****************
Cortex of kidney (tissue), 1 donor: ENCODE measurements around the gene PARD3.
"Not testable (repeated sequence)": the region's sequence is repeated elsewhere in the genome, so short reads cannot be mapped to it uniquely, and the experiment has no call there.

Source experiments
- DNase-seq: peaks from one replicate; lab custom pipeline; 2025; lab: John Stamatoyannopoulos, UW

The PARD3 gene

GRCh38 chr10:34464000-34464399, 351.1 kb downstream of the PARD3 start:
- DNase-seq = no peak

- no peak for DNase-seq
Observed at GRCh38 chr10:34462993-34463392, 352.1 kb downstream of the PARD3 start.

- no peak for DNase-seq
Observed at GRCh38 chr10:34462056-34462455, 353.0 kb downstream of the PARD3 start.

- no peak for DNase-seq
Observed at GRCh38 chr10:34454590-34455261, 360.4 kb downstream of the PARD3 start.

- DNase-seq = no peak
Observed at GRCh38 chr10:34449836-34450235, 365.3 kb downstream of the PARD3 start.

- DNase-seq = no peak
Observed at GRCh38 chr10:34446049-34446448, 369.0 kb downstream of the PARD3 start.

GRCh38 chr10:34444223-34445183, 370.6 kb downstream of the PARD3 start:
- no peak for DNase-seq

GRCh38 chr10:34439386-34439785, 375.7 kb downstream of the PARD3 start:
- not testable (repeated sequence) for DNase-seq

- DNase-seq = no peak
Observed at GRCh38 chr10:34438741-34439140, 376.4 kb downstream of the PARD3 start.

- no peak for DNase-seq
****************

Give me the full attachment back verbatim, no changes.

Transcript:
Cortex of kidney (tissue), 1 donor: ENCODE measurements around the gene PARD3.
"Not testable (repeated sequence)": the region's sequence is repeated elsewhere in the genome, so short reads cannot be mapped to it uniquely, and the experiment has no call there.

Source experiments
- DNase-seq: peaks from one replicate; lab custom pipeline; 2025; lab: John Stamatoyannopoulos, UW

The PARD3 gene

GRCh38 chr10:34464000-34464399, 351.1 kb downstream of the PARD3 start:
- DNase-seq = no peak

- no peak for DNase-seq
Observed at GRCh38 chr10:34462993-34463392, 352.1 kb downstream of the PARD3 start.

- no peak for DNase-seq
Observed at GRCh38 chr10:34462056-34462455, 353.0 kb downstream of the PARD3 start.

- no peak for DNase-seq
Observed at GRCh38 chr10:34454590-34455261, 360.4 kb downstream of the PARD3 start.

- DNase-seq = no peak
Observed at GRCh38 chr10:34449836-34450235, 365.3 kb downstream of the PARD3 start.

- DNase-seq = no peak
Observed at GRCh38 chr10:34446049-34446448, 369.0 kb downstream of the PARD3 start.

GRCh38 chr10:34444223-34445183, 370.6 kb downstream of the PARD3 start:
- no peak for DNase-seq

GRCh38 chr10:34439386-34439785, 375.7 kb downstream of the PARD3 start:
- not testable (repeated sequence) for DNase-seq

- DNase-seq = no peak
Observed at GRCh38 chr10:34438741-34439140, 376.4 kb downstream of the PARD3 start.

- no peak for DNase-seq